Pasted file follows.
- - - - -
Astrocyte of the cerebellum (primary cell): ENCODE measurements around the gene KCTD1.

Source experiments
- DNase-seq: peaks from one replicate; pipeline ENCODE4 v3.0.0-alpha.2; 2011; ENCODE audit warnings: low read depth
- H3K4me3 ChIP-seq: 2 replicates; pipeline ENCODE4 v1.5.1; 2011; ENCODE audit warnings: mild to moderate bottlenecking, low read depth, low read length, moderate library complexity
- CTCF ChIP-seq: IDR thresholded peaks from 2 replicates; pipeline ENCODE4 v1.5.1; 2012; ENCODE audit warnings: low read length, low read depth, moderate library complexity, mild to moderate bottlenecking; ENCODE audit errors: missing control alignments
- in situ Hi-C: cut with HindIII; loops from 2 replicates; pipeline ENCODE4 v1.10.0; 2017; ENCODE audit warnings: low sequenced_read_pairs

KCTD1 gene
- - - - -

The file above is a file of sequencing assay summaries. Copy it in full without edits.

Astrocyte of the cerebellum (primary cell): ENCODE measurements around the gene KCTD1.

Source experiments
- DNase-seq: peaks from one replicate; pipeline ENCODE4 v3.0.0-alpha.2; 2011; ENCODE audit warnings: low read depth
- H3K4me3 ChIP-seq: 2 replicates; pipeline ENCODE4 v1.5.1; 2011; ENCODE audit warnings: mild to moderate bottlenecking, low read depth, low read length, moderate library complexity
- CTCF ChIP-seq: IDR thresholded peaks from 2 replicates; pipeline ENCODE4 v1.5.1; 2012; ENCODE audit warnings: low read length, low read depth, moderate library complexity, mild to moderate bottlenecking; ENCODE audit errors: missing control alignments
- in situ Hi-C: cut with HindIII; loops from 2 replicates; pipeline ENCODE4 v1.10.0; 2017; ENCODE audit warnings: low sequenced_read_pairs

KCTD1 gene